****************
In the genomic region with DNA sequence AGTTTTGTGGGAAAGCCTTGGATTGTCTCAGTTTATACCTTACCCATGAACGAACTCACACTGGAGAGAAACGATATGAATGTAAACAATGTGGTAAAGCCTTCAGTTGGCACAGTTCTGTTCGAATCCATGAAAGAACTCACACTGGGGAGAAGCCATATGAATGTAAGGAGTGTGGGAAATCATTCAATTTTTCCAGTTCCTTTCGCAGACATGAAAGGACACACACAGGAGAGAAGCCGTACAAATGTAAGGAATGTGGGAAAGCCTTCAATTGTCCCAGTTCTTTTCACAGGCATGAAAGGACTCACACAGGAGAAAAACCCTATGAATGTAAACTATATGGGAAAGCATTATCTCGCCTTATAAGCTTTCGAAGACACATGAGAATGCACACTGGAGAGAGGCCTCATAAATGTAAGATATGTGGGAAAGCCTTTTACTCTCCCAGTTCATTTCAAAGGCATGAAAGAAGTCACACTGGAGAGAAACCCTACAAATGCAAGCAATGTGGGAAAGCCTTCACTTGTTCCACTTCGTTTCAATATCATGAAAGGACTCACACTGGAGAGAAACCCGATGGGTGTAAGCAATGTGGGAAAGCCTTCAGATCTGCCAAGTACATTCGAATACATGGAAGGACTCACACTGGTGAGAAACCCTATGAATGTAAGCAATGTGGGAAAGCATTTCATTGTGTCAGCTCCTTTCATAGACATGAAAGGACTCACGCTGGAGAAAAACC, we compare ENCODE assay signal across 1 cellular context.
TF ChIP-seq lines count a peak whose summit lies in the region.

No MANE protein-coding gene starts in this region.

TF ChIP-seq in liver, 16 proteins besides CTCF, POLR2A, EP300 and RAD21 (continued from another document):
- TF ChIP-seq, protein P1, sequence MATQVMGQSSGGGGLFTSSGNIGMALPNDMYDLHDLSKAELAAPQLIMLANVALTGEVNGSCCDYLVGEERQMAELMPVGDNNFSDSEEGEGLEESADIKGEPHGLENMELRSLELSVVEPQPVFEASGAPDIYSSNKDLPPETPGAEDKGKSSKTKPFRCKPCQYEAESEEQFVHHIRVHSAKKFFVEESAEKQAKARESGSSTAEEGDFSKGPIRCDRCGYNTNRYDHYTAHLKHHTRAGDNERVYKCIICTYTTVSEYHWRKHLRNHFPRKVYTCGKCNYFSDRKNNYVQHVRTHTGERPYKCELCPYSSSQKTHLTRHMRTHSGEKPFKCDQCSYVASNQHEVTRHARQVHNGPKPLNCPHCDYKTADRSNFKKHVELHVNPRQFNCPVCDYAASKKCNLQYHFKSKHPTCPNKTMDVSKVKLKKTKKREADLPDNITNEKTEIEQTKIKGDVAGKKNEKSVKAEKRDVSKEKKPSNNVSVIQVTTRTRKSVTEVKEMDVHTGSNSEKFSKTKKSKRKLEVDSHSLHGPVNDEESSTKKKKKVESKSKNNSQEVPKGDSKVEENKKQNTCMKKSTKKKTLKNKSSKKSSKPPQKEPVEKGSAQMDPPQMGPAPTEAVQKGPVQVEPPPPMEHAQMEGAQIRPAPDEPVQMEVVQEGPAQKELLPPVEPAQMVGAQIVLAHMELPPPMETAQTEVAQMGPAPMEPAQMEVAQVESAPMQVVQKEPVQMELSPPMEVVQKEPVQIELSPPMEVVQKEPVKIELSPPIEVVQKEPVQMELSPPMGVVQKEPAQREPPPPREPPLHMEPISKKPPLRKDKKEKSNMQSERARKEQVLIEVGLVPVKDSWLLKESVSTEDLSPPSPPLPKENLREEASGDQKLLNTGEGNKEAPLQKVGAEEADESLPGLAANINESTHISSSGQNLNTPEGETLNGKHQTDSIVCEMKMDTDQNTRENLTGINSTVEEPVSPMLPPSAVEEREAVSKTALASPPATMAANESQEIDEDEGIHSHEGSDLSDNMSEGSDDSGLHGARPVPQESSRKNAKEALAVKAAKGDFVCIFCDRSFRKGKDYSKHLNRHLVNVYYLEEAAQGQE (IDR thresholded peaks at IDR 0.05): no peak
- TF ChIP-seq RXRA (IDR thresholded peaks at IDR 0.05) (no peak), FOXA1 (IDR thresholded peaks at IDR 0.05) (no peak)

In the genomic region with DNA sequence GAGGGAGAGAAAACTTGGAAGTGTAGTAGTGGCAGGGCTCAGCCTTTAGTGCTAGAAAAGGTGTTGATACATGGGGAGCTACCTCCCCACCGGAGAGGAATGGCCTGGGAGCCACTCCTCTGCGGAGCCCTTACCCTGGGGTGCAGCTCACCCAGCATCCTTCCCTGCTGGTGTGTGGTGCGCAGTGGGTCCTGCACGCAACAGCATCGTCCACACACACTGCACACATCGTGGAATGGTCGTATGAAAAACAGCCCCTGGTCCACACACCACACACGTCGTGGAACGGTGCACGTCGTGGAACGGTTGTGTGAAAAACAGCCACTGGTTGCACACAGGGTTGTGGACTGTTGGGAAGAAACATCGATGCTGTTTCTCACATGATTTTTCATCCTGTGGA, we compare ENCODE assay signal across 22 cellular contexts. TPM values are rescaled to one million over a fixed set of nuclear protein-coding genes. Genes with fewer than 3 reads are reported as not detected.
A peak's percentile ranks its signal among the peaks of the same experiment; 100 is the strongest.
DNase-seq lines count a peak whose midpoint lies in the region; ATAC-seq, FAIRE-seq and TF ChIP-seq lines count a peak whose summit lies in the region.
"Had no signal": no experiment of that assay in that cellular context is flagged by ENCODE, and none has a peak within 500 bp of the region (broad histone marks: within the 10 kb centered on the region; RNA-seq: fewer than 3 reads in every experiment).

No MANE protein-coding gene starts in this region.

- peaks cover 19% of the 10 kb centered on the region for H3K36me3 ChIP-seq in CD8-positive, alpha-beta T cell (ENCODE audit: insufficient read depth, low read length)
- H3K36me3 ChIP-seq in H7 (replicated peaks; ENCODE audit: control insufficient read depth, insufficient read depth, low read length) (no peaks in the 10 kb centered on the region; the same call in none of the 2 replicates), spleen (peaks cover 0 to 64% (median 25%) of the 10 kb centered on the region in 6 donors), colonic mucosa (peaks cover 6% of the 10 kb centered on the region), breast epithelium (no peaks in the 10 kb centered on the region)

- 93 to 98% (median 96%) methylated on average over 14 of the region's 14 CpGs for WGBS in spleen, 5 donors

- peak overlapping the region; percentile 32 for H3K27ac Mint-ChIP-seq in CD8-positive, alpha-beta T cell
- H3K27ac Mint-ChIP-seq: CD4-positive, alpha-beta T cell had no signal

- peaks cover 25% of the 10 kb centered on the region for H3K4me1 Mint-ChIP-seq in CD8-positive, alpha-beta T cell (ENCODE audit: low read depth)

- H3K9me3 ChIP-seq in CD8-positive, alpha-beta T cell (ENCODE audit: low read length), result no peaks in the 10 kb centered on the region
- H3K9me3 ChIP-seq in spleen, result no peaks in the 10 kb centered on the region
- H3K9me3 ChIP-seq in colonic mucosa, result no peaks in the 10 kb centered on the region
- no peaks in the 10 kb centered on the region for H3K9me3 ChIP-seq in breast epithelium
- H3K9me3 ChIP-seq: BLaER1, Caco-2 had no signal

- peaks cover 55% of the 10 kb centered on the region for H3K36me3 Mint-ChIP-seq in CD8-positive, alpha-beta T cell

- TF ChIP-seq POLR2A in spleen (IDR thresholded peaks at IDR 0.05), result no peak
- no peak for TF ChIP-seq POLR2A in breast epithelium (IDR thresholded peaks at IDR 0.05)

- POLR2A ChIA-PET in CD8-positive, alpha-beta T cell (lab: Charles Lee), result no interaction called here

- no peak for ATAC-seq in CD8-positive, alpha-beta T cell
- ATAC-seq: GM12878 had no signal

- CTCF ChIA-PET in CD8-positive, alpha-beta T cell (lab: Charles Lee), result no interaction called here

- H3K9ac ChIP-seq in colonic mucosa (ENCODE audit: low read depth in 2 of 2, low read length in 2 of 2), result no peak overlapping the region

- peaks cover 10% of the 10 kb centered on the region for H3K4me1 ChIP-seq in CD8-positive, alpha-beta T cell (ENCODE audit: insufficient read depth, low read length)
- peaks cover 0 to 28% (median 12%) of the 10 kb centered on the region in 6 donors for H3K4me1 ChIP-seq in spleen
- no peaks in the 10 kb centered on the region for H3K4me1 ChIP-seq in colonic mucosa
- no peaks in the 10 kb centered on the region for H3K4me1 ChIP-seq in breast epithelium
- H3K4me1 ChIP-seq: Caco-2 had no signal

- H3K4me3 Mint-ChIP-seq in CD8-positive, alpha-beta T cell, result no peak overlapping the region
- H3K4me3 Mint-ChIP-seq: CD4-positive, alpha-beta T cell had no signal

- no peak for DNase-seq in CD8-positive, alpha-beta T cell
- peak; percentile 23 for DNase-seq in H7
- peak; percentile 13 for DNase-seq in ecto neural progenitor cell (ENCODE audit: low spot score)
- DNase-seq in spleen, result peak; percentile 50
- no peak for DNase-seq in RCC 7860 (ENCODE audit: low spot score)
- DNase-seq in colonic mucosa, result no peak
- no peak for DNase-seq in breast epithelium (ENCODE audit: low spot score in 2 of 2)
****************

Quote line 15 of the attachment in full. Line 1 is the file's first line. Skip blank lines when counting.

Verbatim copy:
- peak overlapping the region; percentile 32 for H3K27ac Mint-ChIP-seq in CD8-positive, alpha-beta T cell